This is the famous painting of 1 male and 2 female Ivory-billed Woodpeckers from John James Audubon's Birds of America.
Friday, February 5, 2010
This is the famous painting of 1 male and 2 female Ivory-billed Woodpeckers from John James Audubon's Birds of America.
This impressive looking, male Ivory-billed Woodpecker specimen is on display at the Harvard Museum of Natural History in Cambridge, Massachusetts. According to the Onithology Information System (ORNIS) database, a total of 260 North American and 9 Cuban ivorybill specimens collected from March 7, 1844 to December 6, 1935 are housed in North American collections (not including any specimens that are housed in museums in Cuba). Most specimens were collected in Florida in the late 1800s to early 1900s.
The Top 5 holders of ivorybill specimens, according to ORNIS are:
The Field Museum, IL - 38
The Smithsonian, DC - 35
American Museum of Natural History, NY - 27
The Academy of Natural Sciences, PA - 20
With regard to collecting any animal that has become endangered or worse, we'll probably never know how many were enough to collect, and how many were excessive.
From the ORNIS site:
Photo by hyperion327, posted here under Creative Commons License.
Tim Gallagher, ornithologist and author of The Grail Bird, relates his famed sighting of an Ivory-billed Woodpecker in the Big Woods of Arkansas, seven years ago, in a brief portion of this recent podcast by CBC Radio. The interview begins about 6 mins into the podcast.
In February, I spent just over a week in east-central Louisiana with a couple of good friends in our ongoing search effort (dubbed Project Coyote) for the Ivory-billed Woodpecker. Our trip report includes several images of trees of interest and habitat, and a sound file of two possible double knocks that I heard in the field, but which are rather soft in volume on the recording.
Post updated on 2/1/2011
Wikimedia Commons has posted this photo and a few others of Ivory-billed Woodpeckers at the Singer Tract in Louisiana that were taken by Arthur A. Allen of Cornell University. This photo is accompanied with the following information at Wikimedia:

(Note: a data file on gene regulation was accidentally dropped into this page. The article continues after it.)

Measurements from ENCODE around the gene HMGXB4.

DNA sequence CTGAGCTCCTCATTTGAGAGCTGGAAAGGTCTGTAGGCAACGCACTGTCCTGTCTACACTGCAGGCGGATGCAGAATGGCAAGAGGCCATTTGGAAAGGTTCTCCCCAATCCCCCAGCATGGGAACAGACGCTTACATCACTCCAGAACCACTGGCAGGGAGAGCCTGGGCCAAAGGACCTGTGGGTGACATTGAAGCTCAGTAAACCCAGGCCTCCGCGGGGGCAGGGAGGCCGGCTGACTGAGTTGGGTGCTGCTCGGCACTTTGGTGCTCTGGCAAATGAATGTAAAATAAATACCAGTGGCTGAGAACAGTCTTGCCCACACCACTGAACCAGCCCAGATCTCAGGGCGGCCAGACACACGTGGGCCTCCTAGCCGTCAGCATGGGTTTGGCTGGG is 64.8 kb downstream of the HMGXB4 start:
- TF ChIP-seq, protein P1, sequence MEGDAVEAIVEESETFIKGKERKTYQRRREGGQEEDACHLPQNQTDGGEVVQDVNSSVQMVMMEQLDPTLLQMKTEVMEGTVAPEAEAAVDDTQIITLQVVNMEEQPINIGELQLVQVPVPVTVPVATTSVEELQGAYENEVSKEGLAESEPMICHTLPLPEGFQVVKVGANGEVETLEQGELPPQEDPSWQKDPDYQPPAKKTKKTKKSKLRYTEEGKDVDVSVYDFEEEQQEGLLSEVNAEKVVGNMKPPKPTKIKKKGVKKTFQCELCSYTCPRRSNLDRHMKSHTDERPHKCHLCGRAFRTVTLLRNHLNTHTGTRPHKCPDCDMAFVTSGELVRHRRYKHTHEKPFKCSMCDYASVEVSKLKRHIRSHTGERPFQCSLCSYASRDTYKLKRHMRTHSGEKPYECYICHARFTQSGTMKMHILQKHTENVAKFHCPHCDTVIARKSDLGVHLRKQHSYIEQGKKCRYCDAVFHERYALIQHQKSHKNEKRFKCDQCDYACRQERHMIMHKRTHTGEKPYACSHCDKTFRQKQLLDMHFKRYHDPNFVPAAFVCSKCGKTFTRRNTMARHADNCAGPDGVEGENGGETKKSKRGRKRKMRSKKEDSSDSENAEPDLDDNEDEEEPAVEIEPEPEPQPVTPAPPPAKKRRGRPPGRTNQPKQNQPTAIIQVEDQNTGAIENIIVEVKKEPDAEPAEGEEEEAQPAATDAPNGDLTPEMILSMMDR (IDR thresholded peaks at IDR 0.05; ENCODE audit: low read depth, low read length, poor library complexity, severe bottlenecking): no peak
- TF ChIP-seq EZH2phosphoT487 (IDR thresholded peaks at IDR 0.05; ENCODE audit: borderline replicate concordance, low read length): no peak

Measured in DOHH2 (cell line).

...Female Ivory-Bill returning to nest. Photo taken in Singer Tract, Louisiana by Arthur A. Allen (April 1935). From Recent observations of the Ivory-Billed Woodpecker (Auk) Volume 54, Number 2, April, 1937. This work is in the public domain because it was published in the United States between 1923 and 1963 with a copyright notice, and its copyright was not renewed.
The full-text of the aforementioned article by Arthur A. Allen is easy to find (search using his name in the author field) at the Searchable Ornithological Research Archive (SORA). The image above and several other interesting images appear in the article. You can find it here:
Cornell offers more images of the Singer Tract in Louisiana and Ivory-billed Woodpeckers in its digital collections. Some are in color and the images are definitely worth a look. The entire collection of these images is not easy to retrieve with a single search, so try various keywords like ivorybill, woodpecker, and singer tract and a few searches if you want to find them.
...showing a male Cuban Ivory-Bill from a last remnant of Ivory-Billed Woodpeckers in Cuba (Auk) Volume 65, Number 4, October, 1948. This work is in the public domain because it was published in the United States between 1923 and 1963 with a copyright notice, and its copyright was not renewed.
On a related note, a post entitled Valle de Vinales at another blog says that Dr. Giraldo Alayon is currently working on a book about the Cuban ivory-billed Woodpecker.
Ivory-billed Woodpeckers - A Podcast Interview with Ron Rohrbaugh from The Cornell Lab of Ornithology
The photo above by Arthur A. Allen is in the public domain according to Wikimedia Commons.
|Cassell's Book of Birds (1873)|
Mark Bonta of Delta State University in Cleveland, Mississippi delivers very interesting commentary on the continuing search for the Ivory-billed Woodpecker along with the Delta blues in a new podcast discussion. Ivorybill comments begin just after 14 minutes into this podcast: